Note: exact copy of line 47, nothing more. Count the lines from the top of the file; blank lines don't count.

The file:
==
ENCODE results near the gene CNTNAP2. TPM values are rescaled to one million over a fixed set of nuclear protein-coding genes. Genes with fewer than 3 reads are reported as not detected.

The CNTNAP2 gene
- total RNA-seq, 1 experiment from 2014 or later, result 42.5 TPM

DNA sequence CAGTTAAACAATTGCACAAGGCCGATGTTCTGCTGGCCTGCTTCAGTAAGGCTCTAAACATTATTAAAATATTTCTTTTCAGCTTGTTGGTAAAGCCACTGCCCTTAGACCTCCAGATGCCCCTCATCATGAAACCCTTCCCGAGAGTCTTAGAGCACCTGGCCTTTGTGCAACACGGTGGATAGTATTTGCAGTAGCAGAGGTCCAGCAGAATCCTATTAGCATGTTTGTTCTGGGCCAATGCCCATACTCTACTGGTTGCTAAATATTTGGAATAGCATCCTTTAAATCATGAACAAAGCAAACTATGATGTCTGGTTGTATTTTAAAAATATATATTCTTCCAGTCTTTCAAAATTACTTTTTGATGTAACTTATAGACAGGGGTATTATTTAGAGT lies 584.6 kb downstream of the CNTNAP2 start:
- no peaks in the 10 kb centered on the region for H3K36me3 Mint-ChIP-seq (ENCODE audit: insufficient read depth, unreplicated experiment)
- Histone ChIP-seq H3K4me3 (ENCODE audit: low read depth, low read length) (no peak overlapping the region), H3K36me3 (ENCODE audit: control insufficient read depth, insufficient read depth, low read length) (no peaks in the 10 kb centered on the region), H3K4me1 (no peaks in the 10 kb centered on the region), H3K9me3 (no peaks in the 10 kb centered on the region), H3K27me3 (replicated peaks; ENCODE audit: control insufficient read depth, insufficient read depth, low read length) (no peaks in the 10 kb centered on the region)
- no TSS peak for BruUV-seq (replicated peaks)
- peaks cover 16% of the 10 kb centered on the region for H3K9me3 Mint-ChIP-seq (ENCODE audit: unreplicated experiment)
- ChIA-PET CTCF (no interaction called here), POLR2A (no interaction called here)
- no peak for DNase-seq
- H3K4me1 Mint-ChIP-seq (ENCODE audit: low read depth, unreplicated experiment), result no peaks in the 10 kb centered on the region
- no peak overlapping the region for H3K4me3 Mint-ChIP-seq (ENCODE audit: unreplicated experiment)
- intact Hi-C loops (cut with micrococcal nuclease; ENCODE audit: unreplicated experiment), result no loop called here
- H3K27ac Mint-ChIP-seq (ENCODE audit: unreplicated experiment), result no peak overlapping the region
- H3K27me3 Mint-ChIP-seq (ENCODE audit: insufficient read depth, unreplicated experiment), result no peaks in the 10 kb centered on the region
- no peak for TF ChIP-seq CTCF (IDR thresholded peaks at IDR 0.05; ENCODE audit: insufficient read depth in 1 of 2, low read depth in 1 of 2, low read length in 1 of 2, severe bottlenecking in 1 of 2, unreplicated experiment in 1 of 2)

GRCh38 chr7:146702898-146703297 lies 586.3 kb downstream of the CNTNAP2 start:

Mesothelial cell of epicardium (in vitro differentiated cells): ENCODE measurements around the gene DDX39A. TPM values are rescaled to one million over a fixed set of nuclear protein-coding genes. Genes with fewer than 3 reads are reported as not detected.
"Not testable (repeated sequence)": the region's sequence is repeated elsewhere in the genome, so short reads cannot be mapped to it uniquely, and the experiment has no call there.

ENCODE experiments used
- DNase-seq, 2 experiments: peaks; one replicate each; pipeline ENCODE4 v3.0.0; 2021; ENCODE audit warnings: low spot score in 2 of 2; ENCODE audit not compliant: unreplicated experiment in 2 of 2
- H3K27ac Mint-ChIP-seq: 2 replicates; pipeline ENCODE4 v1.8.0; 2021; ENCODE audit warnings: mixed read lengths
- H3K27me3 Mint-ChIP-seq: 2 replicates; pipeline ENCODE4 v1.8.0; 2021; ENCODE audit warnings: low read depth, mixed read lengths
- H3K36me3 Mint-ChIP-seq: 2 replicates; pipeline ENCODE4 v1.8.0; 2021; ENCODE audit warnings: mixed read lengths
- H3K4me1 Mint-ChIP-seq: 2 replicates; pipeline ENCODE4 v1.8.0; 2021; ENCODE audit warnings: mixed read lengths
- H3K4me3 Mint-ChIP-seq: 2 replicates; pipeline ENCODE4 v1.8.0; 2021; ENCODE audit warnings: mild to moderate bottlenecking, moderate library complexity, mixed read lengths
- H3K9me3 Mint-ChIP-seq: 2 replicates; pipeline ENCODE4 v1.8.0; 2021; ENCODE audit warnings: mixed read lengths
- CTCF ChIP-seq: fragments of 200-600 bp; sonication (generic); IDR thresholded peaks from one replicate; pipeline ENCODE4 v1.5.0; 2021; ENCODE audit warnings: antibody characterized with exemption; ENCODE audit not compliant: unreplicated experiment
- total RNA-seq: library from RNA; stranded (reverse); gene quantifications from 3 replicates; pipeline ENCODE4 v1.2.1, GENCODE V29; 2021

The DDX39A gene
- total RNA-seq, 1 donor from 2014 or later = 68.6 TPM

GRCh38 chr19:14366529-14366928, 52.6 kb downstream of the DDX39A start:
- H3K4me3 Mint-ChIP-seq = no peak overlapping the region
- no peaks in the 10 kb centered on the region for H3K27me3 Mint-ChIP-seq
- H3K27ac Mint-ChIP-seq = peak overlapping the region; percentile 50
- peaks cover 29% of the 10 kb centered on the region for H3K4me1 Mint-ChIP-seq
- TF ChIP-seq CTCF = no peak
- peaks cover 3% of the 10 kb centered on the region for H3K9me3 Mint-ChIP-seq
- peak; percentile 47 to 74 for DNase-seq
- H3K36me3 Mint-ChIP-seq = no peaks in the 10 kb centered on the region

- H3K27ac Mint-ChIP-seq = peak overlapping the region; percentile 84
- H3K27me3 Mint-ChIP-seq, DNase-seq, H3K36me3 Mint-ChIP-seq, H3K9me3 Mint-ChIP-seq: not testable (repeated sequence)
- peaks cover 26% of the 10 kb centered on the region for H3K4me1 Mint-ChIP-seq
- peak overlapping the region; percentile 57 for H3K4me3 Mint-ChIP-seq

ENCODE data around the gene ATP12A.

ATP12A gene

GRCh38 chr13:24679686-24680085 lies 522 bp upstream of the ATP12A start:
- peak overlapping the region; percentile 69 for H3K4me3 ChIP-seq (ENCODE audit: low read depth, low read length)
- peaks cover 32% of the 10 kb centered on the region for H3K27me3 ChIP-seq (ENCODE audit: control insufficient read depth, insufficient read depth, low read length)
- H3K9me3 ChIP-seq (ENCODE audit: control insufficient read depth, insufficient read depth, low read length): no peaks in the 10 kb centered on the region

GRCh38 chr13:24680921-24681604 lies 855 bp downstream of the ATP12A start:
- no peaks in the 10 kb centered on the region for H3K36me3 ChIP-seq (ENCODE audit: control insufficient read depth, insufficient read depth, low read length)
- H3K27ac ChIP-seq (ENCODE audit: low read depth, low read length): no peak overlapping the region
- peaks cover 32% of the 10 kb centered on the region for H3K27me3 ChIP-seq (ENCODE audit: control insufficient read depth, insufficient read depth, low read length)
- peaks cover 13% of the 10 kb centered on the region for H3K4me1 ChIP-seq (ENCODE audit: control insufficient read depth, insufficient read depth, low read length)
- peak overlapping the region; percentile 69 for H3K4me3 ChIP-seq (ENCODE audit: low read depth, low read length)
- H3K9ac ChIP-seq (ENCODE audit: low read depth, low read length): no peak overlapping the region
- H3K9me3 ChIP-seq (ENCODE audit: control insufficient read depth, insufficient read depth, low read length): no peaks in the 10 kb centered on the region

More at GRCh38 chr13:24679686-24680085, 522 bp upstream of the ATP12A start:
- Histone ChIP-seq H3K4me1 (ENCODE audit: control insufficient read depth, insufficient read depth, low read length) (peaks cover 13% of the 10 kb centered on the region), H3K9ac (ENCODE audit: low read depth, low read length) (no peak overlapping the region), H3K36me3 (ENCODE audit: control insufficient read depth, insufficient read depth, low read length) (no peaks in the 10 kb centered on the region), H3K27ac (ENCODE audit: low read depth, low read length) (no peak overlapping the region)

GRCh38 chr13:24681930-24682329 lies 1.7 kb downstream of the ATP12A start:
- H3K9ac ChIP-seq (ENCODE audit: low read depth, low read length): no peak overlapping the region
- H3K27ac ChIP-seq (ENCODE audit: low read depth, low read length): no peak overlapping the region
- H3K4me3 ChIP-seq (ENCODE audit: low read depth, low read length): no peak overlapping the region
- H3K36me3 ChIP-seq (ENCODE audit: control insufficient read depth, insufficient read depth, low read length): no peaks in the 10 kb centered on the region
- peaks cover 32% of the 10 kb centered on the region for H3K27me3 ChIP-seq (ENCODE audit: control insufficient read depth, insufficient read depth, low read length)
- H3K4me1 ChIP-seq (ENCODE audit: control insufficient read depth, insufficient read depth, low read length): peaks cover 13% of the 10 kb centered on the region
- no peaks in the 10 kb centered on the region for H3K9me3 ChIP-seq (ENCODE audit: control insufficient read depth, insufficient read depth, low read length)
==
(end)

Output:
GRCh38 chr13:24679686-24680085 lies 522 bp upstream of the ATP12A start: